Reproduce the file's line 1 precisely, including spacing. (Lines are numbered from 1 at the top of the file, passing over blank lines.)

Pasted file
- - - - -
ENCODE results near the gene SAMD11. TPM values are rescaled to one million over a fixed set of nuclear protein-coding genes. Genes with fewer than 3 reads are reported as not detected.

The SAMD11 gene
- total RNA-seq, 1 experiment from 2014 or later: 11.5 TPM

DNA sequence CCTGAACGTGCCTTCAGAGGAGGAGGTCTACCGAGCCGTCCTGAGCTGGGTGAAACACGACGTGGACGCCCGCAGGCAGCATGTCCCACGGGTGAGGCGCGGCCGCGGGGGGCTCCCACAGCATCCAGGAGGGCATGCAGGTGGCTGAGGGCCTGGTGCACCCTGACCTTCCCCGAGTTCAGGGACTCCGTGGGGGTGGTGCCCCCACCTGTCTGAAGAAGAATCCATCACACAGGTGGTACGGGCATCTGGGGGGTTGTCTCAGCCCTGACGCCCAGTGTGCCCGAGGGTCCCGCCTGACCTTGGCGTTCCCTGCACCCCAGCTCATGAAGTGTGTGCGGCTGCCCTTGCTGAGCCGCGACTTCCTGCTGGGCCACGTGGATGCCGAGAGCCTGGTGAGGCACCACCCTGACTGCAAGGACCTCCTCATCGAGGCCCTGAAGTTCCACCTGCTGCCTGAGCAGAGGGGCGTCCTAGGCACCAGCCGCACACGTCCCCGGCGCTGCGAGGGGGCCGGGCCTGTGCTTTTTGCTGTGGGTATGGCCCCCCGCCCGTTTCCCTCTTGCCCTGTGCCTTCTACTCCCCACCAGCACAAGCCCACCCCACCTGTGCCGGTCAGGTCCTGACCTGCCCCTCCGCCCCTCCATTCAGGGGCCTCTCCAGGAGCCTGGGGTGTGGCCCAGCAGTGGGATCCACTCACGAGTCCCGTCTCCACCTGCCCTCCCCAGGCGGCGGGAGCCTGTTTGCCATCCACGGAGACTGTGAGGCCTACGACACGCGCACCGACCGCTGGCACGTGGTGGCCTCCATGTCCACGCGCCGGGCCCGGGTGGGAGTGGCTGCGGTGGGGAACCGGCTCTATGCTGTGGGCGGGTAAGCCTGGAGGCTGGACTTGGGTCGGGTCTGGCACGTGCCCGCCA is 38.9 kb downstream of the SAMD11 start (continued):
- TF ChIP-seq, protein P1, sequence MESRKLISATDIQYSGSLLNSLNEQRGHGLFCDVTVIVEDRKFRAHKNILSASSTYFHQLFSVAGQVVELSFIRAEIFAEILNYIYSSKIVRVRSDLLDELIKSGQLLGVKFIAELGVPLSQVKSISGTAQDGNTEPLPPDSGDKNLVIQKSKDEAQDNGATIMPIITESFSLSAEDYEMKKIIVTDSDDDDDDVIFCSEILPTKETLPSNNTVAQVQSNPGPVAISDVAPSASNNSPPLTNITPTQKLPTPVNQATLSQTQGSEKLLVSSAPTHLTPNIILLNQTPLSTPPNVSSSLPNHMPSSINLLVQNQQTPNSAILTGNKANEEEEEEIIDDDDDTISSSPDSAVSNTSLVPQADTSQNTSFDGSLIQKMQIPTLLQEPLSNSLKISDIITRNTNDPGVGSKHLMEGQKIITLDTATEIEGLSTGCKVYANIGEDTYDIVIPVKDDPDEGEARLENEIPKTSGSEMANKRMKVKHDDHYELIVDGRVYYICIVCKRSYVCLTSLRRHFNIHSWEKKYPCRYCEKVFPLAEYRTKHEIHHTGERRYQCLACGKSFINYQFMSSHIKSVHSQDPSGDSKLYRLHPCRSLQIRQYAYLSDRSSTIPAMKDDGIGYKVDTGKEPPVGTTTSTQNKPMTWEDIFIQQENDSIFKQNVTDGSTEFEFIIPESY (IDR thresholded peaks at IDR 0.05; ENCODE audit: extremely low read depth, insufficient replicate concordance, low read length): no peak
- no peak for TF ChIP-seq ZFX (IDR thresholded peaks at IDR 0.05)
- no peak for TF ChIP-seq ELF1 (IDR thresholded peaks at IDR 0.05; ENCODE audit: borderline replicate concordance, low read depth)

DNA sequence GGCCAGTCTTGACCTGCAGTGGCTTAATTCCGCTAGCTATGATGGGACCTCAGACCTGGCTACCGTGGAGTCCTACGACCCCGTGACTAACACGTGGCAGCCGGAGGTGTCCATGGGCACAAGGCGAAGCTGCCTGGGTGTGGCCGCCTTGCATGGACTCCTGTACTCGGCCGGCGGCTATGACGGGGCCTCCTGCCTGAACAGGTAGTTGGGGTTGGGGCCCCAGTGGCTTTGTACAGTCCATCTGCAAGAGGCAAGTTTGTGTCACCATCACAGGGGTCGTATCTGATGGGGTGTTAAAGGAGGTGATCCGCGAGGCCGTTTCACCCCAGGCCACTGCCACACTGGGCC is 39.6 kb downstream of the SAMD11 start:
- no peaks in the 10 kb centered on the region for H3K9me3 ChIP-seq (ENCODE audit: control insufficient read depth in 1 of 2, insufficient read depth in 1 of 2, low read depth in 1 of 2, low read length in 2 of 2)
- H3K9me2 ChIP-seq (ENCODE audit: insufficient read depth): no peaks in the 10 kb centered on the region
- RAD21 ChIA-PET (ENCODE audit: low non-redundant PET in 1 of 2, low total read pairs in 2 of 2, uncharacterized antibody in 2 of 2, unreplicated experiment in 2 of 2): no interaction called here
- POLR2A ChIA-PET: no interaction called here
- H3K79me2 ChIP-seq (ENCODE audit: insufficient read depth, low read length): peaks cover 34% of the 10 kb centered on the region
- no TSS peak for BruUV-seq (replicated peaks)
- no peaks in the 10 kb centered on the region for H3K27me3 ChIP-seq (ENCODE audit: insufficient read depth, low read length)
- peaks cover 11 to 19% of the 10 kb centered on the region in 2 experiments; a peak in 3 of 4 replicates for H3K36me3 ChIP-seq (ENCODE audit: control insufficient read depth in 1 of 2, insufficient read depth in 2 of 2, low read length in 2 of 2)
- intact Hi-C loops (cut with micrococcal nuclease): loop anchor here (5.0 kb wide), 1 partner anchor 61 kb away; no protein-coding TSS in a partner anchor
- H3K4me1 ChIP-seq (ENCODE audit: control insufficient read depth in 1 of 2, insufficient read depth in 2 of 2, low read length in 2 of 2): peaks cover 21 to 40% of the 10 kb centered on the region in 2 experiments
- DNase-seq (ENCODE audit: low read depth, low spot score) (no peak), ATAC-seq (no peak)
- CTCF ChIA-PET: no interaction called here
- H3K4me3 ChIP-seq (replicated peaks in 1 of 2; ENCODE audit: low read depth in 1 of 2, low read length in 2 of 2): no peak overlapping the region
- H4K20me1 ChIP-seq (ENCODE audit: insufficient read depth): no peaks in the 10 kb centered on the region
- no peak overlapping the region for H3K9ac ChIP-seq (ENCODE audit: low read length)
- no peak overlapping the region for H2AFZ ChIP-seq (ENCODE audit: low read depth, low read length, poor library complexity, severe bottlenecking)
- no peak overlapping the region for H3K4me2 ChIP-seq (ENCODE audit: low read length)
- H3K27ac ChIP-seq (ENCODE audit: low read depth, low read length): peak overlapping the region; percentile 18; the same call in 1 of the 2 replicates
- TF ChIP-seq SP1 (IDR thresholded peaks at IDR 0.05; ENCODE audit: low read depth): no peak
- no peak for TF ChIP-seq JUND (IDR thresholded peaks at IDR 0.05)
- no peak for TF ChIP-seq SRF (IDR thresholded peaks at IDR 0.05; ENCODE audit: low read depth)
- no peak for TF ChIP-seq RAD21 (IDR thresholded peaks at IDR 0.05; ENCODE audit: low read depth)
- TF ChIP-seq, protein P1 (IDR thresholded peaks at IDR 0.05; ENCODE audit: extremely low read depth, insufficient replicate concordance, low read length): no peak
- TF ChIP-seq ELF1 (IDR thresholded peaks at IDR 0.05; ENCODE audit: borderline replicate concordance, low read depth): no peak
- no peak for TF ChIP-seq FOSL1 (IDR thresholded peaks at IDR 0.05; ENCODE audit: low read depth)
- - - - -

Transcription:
ENCODE results near the gene SAMD11. TPM values are rescaled to one million over a fixed set of nuclear protein-coding genes. Genes with fewer than 3 reads are reported as not detected.